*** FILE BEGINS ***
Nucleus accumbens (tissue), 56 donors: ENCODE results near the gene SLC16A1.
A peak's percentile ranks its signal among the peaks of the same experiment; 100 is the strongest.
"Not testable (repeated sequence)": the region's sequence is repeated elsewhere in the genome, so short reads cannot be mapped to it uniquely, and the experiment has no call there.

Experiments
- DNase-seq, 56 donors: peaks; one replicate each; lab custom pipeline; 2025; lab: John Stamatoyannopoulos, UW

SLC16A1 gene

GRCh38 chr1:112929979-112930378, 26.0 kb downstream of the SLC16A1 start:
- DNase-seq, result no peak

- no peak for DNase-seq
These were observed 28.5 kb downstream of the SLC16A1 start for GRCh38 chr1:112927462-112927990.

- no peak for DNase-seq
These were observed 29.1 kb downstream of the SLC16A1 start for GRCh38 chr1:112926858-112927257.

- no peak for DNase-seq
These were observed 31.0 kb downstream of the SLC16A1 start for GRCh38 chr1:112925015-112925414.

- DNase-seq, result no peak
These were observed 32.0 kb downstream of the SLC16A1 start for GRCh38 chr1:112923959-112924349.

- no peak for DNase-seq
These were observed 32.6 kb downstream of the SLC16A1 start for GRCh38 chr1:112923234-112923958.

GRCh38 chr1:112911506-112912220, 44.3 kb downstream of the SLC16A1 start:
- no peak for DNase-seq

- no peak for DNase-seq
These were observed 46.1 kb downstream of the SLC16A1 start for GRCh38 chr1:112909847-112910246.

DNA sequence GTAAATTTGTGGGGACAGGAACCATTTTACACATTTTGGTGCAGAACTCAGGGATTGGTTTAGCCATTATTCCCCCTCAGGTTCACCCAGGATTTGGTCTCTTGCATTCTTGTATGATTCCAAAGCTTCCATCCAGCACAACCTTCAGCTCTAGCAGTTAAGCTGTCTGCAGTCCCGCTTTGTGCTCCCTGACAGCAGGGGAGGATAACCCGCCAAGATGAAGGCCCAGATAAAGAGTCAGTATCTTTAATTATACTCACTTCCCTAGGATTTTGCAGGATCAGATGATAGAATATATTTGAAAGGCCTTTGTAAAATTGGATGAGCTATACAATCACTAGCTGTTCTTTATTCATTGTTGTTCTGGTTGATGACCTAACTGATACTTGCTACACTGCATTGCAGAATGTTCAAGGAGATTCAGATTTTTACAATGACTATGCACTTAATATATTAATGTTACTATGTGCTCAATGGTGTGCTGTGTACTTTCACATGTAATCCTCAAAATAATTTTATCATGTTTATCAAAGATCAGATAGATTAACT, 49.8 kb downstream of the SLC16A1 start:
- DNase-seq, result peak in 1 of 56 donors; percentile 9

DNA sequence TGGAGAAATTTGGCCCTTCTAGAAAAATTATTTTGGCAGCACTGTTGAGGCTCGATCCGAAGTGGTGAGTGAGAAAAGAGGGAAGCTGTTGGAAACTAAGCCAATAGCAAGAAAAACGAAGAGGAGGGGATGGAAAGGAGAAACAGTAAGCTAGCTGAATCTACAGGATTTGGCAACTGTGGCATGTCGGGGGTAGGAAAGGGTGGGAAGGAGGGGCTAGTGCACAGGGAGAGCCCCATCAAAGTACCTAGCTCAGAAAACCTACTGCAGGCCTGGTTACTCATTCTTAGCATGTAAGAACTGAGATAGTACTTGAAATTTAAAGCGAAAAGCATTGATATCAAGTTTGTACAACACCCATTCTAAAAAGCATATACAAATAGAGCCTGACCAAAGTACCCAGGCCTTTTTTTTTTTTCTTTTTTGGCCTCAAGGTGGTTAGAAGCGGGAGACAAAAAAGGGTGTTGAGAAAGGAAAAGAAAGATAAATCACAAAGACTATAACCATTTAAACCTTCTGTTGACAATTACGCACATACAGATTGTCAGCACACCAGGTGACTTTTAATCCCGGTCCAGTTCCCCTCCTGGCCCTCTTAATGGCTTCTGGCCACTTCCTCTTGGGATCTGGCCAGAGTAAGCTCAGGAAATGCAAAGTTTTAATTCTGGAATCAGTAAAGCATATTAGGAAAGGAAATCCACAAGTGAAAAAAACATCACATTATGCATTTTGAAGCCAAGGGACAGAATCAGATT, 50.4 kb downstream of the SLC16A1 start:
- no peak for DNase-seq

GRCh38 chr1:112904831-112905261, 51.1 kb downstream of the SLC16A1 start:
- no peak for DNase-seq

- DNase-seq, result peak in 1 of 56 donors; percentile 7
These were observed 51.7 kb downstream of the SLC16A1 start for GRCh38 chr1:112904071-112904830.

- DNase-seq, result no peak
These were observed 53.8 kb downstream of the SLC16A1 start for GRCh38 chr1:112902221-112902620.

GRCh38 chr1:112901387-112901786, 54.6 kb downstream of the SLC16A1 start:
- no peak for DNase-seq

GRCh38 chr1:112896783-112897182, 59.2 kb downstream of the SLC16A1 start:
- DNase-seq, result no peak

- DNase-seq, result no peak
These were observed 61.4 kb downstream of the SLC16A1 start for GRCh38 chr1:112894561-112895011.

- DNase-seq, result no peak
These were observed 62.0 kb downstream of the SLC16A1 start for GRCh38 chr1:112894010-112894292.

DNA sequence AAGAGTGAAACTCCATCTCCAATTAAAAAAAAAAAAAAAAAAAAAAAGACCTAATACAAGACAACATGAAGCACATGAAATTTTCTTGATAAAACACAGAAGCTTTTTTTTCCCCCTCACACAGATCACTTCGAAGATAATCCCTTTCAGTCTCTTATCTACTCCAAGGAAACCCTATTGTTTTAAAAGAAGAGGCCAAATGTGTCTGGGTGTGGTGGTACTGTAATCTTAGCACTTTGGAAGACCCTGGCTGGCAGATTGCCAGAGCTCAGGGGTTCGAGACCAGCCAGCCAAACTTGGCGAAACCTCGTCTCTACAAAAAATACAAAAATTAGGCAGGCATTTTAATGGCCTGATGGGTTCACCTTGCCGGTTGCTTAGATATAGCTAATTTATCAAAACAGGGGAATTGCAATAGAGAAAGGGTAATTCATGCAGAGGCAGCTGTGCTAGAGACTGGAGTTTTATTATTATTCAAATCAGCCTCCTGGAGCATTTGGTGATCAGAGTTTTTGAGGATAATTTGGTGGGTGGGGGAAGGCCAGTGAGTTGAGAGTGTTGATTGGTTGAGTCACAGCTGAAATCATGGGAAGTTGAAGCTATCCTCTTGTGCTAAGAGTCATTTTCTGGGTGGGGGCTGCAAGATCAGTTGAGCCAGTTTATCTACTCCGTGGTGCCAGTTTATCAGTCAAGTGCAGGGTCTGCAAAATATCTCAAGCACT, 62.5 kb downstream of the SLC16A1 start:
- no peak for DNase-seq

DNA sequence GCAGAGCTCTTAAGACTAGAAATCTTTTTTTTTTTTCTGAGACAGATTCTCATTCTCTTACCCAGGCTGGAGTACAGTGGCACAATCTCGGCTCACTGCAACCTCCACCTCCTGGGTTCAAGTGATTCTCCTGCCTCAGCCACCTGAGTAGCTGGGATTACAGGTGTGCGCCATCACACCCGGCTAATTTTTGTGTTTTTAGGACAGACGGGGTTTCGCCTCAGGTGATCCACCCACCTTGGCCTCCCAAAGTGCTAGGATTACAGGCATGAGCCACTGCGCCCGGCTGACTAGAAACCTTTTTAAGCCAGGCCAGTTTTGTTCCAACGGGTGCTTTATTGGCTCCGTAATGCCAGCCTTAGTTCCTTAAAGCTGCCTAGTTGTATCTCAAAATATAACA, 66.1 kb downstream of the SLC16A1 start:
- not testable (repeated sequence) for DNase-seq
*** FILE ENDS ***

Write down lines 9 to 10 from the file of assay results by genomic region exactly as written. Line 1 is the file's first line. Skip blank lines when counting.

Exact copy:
- no peak for DNase-seq
These were observed 28.5 kb downstream of the SLC16A1 start for GRCh38 chr1:112927462-112927990.